Update at 4:40pm CST - Chicago
We just met with the surgeon and she told us that everything went exactly as she expected it to be, based on her prior view of the MRI pictures. She gave us a good run down on what to expect during the next several days and throughout the recovery period. We are very pleased to have all of this over with. It went so fast. Now for the long recovery period.

Sunday, August 2, 2009

Minden Pictures - Part I

Muhlbeerkamp was actually in the centre of the French battle line, which was really more of an "L-Shape" line, with Muhlbeerkamp being the angle. However, for our battle, it represented the French right (Allied left). Here you see one of the French grand batteries deployed such that it could fire into the left flank of the British advance.

Please click on all pictures to enlarge the view.

The village of Hahlen anchored the French left (Allied right). Anhalt's piquets of Hanoverian and Brunswick troops contested the town and captured it from Guerchy's French.

The first wave of some 2,000 French cavalry are startled to see 8 battalions of redcoats marching straight towards them. Since they had no small arms to defend themselves, they had to rely on the "arme blanche", the sword, and thus had no choice but to retire or charge. So charge it was. The first line of French cavalry included the Mestre de Camp and Royal Cravattes, 11 squadrons in all.

More French cavalry - I can't recall whether this was part of the first line or the second line. These are mostly Elite Miniatures French from the collection of Bill Protz.

The onrush of the French cavalry. Sporken's brigade stopped and prepared to receive them. Every round would have to tell.

The French cavalry close in on Sporken's brigade. "Steady lads, wait for the order".

"Ready, Present, Fire! ", barked the British officers. The first wave was smashed and many empty saddles returned to the French lines.

The French are repulsed and their right hand squadrons recoil from the hail of bullets unleashed by the thin red line.

Le Duc de Fitzjames does not look pleased as his cavalry returns to their own lines (these are mostly RSM figures from Der Alte Fritz's collection used in his conventional games at 1:30, but the frontages of the stands are the same as in BAR, so we were able to use these units in our game. One regiment of 12 figures (360 men) became one squadron (120 men) in BAR),

Guerchy/Lusace's brigades on the French left near Hahlen form an impressive grand battery of artillery that whittled down the right flank of Sporken's brigades as they advanced against the French cavalry.

Our refight of the battle of Minden on Saturday August 1, 2009 was really two different battles. The first battle was an historical simulation of the attack of the French cavalry against Sporken's brigade of British and Hanoverian soldiers. Host Bill Protz, staged the whole game and served as a sort of "director" of the film. We would move troops across the table and Bill would halt the game briefly and have us move certain units to other positions so as to recreate the battle as closely as possible. For example, when it became apparent that the French artillery were killing off too many British figures, he allowed us to replace some of our casualties. When the French cavalry attacked and engaged the British foot in melee, he would direct the French players to retire back to their lines if they did not win the round of melee. We only fought one round of cavalry versus infantry melee during this phase.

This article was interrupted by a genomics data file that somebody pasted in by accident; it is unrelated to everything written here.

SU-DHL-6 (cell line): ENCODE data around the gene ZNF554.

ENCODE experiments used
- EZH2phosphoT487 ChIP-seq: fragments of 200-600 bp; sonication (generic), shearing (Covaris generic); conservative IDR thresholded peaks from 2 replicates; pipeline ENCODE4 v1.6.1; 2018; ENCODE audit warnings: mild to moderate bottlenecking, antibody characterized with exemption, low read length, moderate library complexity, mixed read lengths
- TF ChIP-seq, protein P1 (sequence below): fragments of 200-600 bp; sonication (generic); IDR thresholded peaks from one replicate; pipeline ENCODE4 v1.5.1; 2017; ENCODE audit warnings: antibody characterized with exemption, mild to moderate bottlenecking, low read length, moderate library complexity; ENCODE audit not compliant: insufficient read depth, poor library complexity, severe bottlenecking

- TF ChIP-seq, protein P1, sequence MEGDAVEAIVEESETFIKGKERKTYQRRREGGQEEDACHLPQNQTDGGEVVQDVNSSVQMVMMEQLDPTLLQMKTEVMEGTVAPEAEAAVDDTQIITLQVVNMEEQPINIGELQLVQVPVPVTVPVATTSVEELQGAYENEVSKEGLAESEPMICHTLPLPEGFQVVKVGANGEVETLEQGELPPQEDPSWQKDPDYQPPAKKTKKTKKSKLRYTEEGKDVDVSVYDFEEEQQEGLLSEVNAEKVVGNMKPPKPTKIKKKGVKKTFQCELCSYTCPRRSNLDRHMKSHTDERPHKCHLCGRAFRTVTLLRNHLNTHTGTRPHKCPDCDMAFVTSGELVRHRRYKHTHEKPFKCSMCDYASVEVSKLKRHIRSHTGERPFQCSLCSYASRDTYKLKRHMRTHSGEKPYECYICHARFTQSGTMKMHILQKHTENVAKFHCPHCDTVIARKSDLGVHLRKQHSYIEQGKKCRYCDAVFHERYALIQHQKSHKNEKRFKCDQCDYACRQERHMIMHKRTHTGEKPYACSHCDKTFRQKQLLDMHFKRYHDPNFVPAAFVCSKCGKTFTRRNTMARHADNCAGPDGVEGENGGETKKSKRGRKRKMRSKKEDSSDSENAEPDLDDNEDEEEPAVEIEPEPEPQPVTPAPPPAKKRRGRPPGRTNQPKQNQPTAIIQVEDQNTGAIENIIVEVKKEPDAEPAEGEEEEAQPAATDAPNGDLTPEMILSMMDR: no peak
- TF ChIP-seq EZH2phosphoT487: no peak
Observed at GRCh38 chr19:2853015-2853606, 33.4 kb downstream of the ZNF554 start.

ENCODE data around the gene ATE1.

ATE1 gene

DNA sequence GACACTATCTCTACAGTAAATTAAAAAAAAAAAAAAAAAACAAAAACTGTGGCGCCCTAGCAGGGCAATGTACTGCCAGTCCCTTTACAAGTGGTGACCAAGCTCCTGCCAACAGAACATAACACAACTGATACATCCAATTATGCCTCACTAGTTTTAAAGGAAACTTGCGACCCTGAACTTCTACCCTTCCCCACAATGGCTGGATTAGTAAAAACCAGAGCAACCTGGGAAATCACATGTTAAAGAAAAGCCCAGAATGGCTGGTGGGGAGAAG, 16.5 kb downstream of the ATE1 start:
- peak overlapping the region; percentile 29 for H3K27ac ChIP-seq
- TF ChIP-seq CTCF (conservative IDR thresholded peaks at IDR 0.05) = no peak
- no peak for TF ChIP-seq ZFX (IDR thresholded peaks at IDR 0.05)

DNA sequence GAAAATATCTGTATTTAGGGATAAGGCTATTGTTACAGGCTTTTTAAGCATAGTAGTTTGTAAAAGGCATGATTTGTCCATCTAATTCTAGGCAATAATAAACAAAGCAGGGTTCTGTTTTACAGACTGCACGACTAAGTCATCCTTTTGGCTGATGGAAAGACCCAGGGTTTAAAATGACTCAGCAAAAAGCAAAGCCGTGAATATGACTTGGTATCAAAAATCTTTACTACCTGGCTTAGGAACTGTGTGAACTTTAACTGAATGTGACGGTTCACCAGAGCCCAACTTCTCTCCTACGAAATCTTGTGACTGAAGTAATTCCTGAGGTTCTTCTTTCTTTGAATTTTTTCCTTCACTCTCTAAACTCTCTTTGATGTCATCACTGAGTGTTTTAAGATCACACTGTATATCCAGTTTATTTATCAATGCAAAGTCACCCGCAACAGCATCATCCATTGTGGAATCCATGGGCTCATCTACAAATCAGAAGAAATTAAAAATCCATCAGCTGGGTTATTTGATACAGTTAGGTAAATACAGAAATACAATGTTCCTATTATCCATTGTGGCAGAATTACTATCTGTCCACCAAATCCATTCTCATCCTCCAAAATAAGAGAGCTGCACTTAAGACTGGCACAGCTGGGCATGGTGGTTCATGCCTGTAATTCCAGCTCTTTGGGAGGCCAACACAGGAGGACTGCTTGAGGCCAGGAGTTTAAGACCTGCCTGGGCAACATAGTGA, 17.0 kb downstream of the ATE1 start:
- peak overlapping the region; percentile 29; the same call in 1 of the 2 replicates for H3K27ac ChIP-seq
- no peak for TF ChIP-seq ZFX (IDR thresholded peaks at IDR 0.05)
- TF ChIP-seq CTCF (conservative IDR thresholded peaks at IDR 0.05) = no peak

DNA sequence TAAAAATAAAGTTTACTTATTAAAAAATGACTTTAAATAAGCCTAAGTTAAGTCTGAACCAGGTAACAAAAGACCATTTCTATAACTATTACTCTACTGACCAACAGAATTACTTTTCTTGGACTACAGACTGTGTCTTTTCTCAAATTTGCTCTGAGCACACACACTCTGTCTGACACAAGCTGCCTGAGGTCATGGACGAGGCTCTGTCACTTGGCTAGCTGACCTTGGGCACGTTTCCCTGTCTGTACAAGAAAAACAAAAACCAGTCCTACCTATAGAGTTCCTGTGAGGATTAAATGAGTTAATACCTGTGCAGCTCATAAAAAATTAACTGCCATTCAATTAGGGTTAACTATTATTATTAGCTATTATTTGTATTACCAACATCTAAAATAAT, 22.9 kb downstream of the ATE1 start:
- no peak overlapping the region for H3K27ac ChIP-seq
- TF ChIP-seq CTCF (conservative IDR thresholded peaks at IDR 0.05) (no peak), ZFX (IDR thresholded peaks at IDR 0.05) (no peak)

Later, after the three waves of French cavalry attacked and were repulsed, we converted over to a conventional wargame and let the dice and the cards decide the outcome. The British infantry won the simulation phase, while the French won the wargame part of the game. More on that tomorrow in part II of this report.

Saturday, August 1, 2009

Minden - 250th Anniversary

The second wave of French cavalry charges across the Minden heath where a thin red line of British and Brown Bess await them.

Today is the 250th anniversary of the Battle of Minden, fought in 1759 by the French army of Marshal Contades and the allied army of British, Hanoverian, Hessian and Prussian soldiers under the command of Prince Ferdinand of Brunswick. We stage our refight of the battle in Brown Deer, Wisconsin using our "Batailles de l'Ancien Regime (or BAR) " rules. It has been a long day and I must retire to bed for the evening, but I will post more pictures and a battle report tomorrow. Who won? You will have to come back tomorrow for the answer.

Suren British Guards - 1st Regiment

Close up picture of the new addition to my British army: the 1st Regiment of Foot Guards with Suren figures and GMB Designs flags.

A longer view of the regiment so far: 45 figures including 5 RSM figures that I had to borrow for today's game. The RSM figures are the ones on the plain green, unterrained bases.

I had a late surge in painting production towards the latter part of this week as I wanted to finish of the 14 partially painted Suren figures and build the Foot Guards up to a viable number of figures for use in our Minden game. I ended up with 40 Surens and then I recruited 5 RSM British figures that I had painted for the Guards in an earlier project. I was desperate so I plunked them down on the base. Eventually, this unit will have 60 center company figures plus 12 grenadiers for a total of 72 figures.

I finished the month with 102 Olley Painting Points: 19 mounted figures (2 points each), 63 foot (1 point each) and one cannon (1 point). Included in that total were 8 Suren Black Watch that were partially painted and finished off on thursday night. I don't count a figure as painted unless it is completed in that month. So sometimes, I have a few figures that are "almost done" but they don't get tallied until they are finished.